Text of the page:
FIGURE 5.

Competition between H2-M3- and MHC class Ia-restricted memory T cells. A total of 1 × 106 C10.4 splenocytes was adoptively transferred into congenic C57BL/6 recipients. Recipient mice were infected with 5000 LmOVA, and 3 wk later mice were immunized i.v. with DCs in the absence of Ag, or DCs pulsed with fMIVTLF or fMIVTLF plus SIINFEKL. Memory expansion of C10.4 T cells and SIINFEKL-specific T cells was analyzed 5 days later. The percentage of total CD8 T cells specific for SIINFEKL or fMIVTLF is indicated. Each bar represents the mean and SD of three mice per group.

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Previous studies have suggested that H2-M3-restricted memory T cells have diminished effector functions (13). In contrast, H2-M3-restricted T cells contribute to protection against secondary L. monocytogenes infection (12, 19). To investigate the in vivo cytolytic activity of H2-M3-restricted memory T cells, we immunized mice with LmOVA or fMIVTLF-pulsed DCs, rechallenged with LmOVA, and then measured in vivo epitope-specific cytolytic activity 3 and 5 days later. Although very little if any fMIVTLF-specific in vivo lysis was detected 30 days after priming with DC or LmOVA, 3 days after rechallenge with LmOVA in vivo cytolytic activity increased markedly in primed but not unprimed mice (Fig. 6). This result demonstrates that cytolytic effector function of H2-M3-restricted memory cells can be induced by reinfection. Because rechallenge with LmOVA induces expansion of fMIVTLF-specific T cells in DC, but not LmOVA primed mice, in vivo cytolytic activity is greater in DC-primed mice (Fig. 6, middle panels).

FIGURE 6.

H2-M3-restricted memory T cells are cytolytic and contribute to the elimination of Ag-bearing cells. C57BL/6 mice were immunized with 1 × 106 DCs pulsed with fMIVTLF peptide, infected with 5000 LmOVA, or left untreated. Thirty days later, 107 CFSEhigh, fMIVTLF peptide-pulsed splenocytes, and 107 CFSElow, nonpulsed C57BL/6 splenocytes were coinjected into recipients that were uninfected (left plots), or rechallenged with 1 × 106 LmOVA either three days (middle plots) or 5 days (right plots) prior to target cell infusion. In vivo cytolysis of target cells was assessed 18 h after their infusion. Histograms are gated on CFSE+ splenocytes in recipient mice. Numbers at the top of each plot represent the percentage of CFSElow or CFSEhigh cells of total CFSE+ donor cells recovered.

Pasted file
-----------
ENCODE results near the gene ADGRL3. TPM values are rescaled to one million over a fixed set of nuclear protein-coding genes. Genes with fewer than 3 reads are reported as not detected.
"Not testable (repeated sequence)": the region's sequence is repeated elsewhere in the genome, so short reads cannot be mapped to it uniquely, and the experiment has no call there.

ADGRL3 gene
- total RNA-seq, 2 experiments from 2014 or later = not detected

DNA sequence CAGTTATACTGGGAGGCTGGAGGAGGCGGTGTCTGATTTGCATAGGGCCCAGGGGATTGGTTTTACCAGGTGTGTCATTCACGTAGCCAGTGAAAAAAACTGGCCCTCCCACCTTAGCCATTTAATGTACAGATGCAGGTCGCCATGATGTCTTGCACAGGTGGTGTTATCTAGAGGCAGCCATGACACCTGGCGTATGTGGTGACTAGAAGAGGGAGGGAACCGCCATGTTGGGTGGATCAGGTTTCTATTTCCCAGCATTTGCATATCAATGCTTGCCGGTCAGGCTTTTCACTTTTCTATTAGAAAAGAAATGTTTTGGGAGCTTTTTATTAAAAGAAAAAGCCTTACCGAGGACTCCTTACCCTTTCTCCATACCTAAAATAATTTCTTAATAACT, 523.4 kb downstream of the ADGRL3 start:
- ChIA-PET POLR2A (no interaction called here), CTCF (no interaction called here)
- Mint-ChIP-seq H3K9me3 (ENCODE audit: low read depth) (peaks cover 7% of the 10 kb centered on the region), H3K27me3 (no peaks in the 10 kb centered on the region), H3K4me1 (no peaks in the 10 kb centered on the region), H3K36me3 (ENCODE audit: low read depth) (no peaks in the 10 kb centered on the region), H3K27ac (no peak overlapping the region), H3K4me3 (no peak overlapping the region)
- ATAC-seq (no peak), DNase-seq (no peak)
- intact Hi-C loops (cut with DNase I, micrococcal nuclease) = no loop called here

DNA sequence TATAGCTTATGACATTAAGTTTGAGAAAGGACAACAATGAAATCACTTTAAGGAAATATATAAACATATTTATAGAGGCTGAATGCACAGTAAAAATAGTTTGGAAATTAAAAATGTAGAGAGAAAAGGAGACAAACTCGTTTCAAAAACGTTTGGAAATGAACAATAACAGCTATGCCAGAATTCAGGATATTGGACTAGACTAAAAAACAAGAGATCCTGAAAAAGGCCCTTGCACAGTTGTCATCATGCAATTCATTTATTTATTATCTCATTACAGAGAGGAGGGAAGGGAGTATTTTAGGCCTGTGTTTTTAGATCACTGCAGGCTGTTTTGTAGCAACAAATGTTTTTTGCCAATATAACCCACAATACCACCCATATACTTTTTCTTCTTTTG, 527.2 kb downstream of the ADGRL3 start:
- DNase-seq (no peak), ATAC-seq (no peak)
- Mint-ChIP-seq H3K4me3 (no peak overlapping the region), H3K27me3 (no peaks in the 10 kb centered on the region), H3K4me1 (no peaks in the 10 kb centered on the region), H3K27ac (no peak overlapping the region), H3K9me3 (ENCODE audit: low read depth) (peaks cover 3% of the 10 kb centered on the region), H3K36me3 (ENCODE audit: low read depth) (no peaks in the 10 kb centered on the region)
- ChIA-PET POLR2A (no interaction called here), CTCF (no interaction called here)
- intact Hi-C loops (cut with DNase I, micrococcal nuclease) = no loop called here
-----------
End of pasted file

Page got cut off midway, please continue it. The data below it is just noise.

FIGURE 6.

H2-M3-restricted memory T cells are cytolytic and contribute to the elimination of Ag-bearing cells. C57BL/6 mice were immunized with 1 × 106 DCs pulsed with fMIVTLF peptide, infected with 5000 LmOVA, or left untreated. Thirty days later, 107 CFSEhigh, fMIVTLF peptide-pulsed splenocytes, and 107 CFSElow, nonpulsed C57BL/6 splenocytes were coinjected into recipients that were uninfected (left plots), or rechallenged with 1 × 106 LmOVA either three days (middle plots) or 5 days (right plots) prior to target cell infusion. In vivo cytolysis of target cells was assessed 18 h after their infusion. Histograms are gated on CFSE+ splenocytes in recipient mice. Numbers at the top of each plot represent the percentage of CFSElow or CFSEhigh cells of total CFSE+ donor cells recovered.